The media never scorned Mandela for breaking protocol either. Not even when he stood up – during a state visit – and did the famous Madiba jive during an electrifying performance by the late Jabu Khanyile of Bayete, at the Royal Albert Hall, in London while alongside him Queen Elizabeth sat stoned faced.

    Again, in Hluhluwe, about 300km north of Durban, Madiba did the unthinkable. The occasion was a handover of land – previously designated a game reserve – to a neighbouring community. In attendance were Head of State, Mandela, Zulu King Goodwill Zwelithini and Prince Mangosuthu Buthelezi. Before the ceremony, Madiba, King Zwelithini and Buthelezi were seated at the foyer of the reserve’s lodge. Madiba spotted Walter Dladla, the late AFP photographer. In a moment of excitement, pointing towards King Zwelithini he commanded, “Ah! Walter! Come and meet uNdabezitha.” Walter obliged, reaching out to shake the King’s hand. But, the handshake was not to be. Buthelezi rushed to grab Walter’s hand and chastised him observing that the “King does not shake hands with commoners.”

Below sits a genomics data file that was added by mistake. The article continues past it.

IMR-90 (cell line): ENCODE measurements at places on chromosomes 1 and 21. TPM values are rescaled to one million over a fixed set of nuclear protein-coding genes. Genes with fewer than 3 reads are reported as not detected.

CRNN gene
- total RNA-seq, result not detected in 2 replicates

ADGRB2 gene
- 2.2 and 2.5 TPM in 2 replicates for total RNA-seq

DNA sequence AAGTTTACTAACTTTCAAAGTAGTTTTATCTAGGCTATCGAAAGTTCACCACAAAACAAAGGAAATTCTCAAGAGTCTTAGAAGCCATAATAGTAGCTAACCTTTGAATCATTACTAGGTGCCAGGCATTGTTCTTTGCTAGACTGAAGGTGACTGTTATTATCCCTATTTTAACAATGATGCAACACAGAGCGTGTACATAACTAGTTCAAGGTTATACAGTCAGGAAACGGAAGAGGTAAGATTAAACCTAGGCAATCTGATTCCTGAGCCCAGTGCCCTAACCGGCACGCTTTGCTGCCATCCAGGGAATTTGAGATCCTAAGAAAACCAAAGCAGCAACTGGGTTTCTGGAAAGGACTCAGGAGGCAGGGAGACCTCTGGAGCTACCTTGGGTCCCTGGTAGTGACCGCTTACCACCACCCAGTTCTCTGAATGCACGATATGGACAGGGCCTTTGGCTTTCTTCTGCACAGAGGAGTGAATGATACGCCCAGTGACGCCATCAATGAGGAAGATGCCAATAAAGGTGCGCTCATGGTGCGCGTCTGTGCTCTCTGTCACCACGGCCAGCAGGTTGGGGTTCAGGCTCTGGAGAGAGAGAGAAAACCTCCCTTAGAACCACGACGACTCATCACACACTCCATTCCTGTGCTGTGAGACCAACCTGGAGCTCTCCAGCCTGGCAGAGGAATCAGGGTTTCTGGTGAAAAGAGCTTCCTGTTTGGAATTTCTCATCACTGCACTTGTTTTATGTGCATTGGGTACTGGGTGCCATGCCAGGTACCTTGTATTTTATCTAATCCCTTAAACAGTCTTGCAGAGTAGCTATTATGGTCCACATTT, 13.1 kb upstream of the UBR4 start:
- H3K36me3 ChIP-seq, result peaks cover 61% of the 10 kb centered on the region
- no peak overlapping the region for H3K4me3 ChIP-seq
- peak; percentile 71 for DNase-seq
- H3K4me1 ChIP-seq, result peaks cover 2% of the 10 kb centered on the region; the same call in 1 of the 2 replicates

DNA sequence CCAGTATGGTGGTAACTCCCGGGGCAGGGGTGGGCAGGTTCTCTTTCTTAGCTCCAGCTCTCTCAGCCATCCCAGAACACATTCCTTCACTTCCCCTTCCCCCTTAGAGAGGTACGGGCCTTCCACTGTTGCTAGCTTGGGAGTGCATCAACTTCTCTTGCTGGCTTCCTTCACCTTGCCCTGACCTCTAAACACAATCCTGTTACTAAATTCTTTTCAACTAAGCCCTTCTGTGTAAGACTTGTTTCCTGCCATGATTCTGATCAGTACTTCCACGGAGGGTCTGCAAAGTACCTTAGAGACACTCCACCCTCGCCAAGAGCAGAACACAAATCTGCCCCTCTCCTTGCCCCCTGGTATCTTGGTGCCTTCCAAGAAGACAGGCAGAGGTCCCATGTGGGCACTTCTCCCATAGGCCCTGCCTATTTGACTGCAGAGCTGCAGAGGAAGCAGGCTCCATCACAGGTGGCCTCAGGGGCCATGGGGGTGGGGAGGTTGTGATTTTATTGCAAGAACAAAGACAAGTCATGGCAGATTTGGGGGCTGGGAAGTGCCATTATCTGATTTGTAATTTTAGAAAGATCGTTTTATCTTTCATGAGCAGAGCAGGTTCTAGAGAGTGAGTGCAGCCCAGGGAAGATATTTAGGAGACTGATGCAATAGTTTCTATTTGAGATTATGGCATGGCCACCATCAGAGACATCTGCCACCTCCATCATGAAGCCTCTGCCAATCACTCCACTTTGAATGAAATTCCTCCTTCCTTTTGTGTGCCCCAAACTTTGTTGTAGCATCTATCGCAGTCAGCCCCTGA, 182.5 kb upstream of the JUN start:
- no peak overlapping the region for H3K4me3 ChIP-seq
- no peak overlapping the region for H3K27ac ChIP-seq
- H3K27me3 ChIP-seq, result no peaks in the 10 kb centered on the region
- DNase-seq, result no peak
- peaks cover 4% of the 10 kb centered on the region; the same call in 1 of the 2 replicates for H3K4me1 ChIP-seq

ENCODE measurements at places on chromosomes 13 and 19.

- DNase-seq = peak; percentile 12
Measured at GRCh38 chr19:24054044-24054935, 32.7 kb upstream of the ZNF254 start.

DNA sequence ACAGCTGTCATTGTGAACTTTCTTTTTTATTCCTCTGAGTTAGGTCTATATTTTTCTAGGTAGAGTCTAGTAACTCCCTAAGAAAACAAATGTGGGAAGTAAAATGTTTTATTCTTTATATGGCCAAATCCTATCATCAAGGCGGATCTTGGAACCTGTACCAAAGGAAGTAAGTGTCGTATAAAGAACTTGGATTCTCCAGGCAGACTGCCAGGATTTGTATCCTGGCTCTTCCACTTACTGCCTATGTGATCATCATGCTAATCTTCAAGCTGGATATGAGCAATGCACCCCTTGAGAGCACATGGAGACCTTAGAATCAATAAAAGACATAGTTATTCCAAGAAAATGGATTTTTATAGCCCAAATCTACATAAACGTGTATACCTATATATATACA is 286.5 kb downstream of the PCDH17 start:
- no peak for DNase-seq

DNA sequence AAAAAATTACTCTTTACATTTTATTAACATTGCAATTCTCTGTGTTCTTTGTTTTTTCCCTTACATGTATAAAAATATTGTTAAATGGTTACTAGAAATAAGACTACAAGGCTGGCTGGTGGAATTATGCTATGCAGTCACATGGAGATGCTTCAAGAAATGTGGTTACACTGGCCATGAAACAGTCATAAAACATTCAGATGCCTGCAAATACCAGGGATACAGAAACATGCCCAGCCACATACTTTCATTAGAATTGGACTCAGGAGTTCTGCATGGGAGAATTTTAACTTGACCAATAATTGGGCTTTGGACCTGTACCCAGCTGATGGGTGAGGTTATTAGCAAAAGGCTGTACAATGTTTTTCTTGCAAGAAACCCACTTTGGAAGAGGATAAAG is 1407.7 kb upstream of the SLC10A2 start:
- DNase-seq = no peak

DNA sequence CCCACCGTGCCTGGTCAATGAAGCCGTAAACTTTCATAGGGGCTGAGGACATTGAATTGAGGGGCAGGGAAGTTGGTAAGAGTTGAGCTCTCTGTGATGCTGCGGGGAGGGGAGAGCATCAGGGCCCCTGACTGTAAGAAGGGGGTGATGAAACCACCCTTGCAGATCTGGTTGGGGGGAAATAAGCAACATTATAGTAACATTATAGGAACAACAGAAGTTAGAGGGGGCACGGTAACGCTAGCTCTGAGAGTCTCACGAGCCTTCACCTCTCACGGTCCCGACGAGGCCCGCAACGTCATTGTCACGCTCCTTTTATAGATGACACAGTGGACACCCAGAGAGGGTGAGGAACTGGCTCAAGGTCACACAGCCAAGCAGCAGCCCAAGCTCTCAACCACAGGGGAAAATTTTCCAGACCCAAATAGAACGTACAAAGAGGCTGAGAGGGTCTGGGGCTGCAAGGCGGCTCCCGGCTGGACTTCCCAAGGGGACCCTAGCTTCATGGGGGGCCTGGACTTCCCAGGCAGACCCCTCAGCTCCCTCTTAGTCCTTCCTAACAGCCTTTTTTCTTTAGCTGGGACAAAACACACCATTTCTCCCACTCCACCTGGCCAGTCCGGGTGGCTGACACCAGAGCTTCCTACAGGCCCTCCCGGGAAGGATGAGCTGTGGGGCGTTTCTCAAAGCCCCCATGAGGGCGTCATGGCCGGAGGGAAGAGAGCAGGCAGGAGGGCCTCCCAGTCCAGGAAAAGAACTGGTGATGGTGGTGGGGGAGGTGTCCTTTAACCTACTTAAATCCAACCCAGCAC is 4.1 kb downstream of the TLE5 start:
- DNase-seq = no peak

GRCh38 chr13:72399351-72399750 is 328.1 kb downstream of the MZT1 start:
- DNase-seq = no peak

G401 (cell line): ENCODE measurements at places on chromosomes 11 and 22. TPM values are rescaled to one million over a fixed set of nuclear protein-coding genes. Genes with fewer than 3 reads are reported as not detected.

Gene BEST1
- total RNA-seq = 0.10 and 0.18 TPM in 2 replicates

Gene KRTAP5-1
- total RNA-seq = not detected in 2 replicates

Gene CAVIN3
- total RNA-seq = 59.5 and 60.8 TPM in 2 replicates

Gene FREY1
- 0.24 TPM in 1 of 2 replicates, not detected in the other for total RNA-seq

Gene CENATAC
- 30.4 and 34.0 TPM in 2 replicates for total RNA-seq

Recently, in Kenya on a business trip, I discovered the same intense interest. Everybody I met, from waiters to business associates, expressed concern about Madiba’s health. Newspapers in Nairobi led with front-page pictures of tributes outside the Medi-Clinic hospital in Pretoria. The hotel doorman bid me farewell with a wish of “good health to Mr Mandela.”

    So, concern for Madiba’s health is more than just obsessional editorial interest. He was a ‘father’ away from home, a global icon, a celebrity, and a beloved elder statesman. Let us celebrate and appreciate his special relationship with the media, historically, now and in the future. Let us cherish the shared appreciation of a free media, and dignity he bestowed on those who practice it. Madiba’s health is, and will remain an issue of global public interest.
    Vincent Magwenya who is CEO of Magna Carta PR, retired from active journalism. He writes in his personal capacity.

    Issued by: Magna Carta
    Contact Person: Hilary Macaulay
    Email: [email protected]